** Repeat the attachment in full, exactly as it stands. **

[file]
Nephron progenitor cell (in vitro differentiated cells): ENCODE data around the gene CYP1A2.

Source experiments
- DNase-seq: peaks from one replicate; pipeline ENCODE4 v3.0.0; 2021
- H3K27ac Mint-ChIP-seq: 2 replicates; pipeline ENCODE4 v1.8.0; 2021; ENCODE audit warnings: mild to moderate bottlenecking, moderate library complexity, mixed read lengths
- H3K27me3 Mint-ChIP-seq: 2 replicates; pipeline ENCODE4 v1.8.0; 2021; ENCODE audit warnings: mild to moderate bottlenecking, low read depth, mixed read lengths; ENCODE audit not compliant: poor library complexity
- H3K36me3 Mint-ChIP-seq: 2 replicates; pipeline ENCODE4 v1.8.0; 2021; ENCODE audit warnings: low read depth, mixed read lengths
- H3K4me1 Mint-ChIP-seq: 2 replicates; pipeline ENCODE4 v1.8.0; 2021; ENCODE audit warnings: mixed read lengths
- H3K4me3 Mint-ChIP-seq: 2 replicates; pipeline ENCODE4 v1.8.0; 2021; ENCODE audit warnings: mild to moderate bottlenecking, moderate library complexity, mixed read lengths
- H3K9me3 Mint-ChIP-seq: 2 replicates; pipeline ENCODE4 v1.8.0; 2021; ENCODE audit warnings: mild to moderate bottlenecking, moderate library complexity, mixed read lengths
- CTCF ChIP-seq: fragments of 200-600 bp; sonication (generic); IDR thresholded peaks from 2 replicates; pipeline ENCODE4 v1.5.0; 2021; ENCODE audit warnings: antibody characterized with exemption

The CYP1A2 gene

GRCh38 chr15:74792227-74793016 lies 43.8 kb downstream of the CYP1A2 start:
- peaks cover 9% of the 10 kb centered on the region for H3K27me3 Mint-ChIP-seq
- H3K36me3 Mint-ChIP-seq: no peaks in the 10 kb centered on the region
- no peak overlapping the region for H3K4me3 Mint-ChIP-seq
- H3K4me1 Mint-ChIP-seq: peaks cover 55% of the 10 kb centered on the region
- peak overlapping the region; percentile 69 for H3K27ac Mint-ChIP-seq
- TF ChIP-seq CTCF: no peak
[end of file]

Nephron progenitor cell (in vitro differentiated cells): ENCODE data around the gene CYP1A2.

Source experiments
- DNase-seq: peaks from one replicate; pipeline ENCODE4 v3.0.0; 2021
- H3K27ac Mint-ChIP-seq: 2 replicates; pipeline ENCODE4 v1.8.0; 2021; ENCODE audit warnings: mild to moderate bottlenecking, moderate library complexity, mixed read lengths
- H3K27me3 Mint-ChIP-seq: 2 replicates; pipeline ENCODE4 v1.8.0; 2021; ENCODE audit warnings: mild to moderate bottlenecking, low read depth, mixed read lengths; ENCODE audit not compliant: poor library complexity
- H3K36me3 Mint-ChIP-seq: 2 replicates; pipeline ENCODE4 v1.8.0; 2021; ENCODE audit warnings: low read depth, mixed read lengths
- H3K4me1 Mint-ChIP-seq: 2 replicates; pipeline ENCODE4 v1.8.0; 2021; ENCODE audit warnings: mixed read lengths
- H3K4me3 Mint-ChIP-seq: 2 replicates; pipeline ENCODE4 v1.8.0; 2021; ENCODE audit warnings: mild to moderate bottlenecking, moderate library complexity, mixed read lengths
- H3K9me3 Mint-ChIP-seq: 2 replicates; pipeline ENCODE4 v1.8.0; 2021; ENCODE audit warnings: mild to moderate bottlenecking, moderate library complexity, mixed read lengths
- CTCF ChIP-seq: fragments of 200-600 bp; sonication (generic); IDR thresholded peaks from 2 replicates; pipeline ENCODE4 v1.5.0; 2021; ENCODE audit warnings: antibody characterized with exemption

The CYP1A2 gene

GRCh38 chr15:74792227-74793016 lies 43.8 kb downstream of the CYP1A2 start:
- peaks cover 9% of the 10 kb centered on the region for H3K27me3 Mint-ChIP-seq
- H3K36me3 Mint-ChIP-seq: no peaks in the 10 kb centered on the region
- no peak overlapping the region for H3K4me3 Mint-ChIP-seq
- H3K4me1 Mint-ChIP-seq: peaks cover 55% of the 10 kb centered on the region
- peak overlapping the region; percentile 69 for H3K27ac Mint-ChIP-seq
- TF ChIP-seq CTCF: no peak